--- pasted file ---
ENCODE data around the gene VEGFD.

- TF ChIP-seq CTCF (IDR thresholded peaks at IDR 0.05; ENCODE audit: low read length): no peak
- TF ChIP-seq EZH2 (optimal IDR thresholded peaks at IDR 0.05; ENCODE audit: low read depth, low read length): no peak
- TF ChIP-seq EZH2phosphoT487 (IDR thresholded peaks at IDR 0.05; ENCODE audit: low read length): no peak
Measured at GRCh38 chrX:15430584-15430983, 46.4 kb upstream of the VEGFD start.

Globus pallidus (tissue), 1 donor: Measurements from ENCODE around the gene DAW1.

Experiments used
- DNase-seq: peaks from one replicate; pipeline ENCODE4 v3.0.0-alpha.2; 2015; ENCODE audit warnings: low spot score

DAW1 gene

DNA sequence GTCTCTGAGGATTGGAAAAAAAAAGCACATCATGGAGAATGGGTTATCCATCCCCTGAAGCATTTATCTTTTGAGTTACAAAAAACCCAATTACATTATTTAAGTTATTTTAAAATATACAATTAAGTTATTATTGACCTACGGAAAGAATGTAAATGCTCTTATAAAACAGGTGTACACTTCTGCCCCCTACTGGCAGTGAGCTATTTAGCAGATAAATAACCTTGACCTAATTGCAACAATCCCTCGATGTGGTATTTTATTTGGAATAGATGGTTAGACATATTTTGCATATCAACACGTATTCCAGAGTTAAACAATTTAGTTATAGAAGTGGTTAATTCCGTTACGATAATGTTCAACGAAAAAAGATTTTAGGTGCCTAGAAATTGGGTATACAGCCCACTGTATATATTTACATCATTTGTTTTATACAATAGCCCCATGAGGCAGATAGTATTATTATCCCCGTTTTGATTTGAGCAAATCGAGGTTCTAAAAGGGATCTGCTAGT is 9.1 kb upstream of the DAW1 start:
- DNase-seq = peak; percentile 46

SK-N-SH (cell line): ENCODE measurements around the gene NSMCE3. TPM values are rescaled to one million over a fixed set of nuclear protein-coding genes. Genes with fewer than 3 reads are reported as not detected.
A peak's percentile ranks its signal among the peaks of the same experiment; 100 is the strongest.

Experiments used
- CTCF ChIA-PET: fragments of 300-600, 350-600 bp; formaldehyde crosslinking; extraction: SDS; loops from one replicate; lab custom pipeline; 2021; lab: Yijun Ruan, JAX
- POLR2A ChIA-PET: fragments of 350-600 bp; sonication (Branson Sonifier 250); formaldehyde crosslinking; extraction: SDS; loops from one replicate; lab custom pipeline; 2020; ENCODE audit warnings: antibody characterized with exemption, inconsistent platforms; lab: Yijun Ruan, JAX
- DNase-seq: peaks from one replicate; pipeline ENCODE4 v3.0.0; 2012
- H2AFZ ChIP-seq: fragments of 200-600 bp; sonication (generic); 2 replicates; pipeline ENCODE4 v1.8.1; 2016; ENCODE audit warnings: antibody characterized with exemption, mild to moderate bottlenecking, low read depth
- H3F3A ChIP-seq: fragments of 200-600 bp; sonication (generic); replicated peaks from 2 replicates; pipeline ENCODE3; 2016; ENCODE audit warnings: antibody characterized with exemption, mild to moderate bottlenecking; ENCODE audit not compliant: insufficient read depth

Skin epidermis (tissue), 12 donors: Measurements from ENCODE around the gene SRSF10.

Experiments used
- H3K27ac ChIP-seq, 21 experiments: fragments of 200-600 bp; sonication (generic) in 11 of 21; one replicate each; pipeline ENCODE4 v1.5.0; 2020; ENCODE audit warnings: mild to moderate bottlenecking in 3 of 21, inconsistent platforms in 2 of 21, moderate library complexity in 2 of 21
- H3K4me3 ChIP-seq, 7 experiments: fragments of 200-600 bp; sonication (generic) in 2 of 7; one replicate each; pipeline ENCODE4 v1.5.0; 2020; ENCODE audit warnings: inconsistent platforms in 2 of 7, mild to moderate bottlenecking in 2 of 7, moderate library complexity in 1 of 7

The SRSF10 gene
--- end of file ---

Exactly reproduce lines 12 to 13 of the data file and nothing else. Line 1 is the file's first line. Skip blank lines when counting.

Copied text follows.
SK-N-SH (cell line): ENCODE measurements around the gene NSMCE3. TPM values are rescaled to one million over a fixed set of nuclear protein-coding genes. Genes with fewer than 3 reads are reported as not detected.
A peak's percentile ranks its signal among the peaks of the same experiment; 100 is the strongest.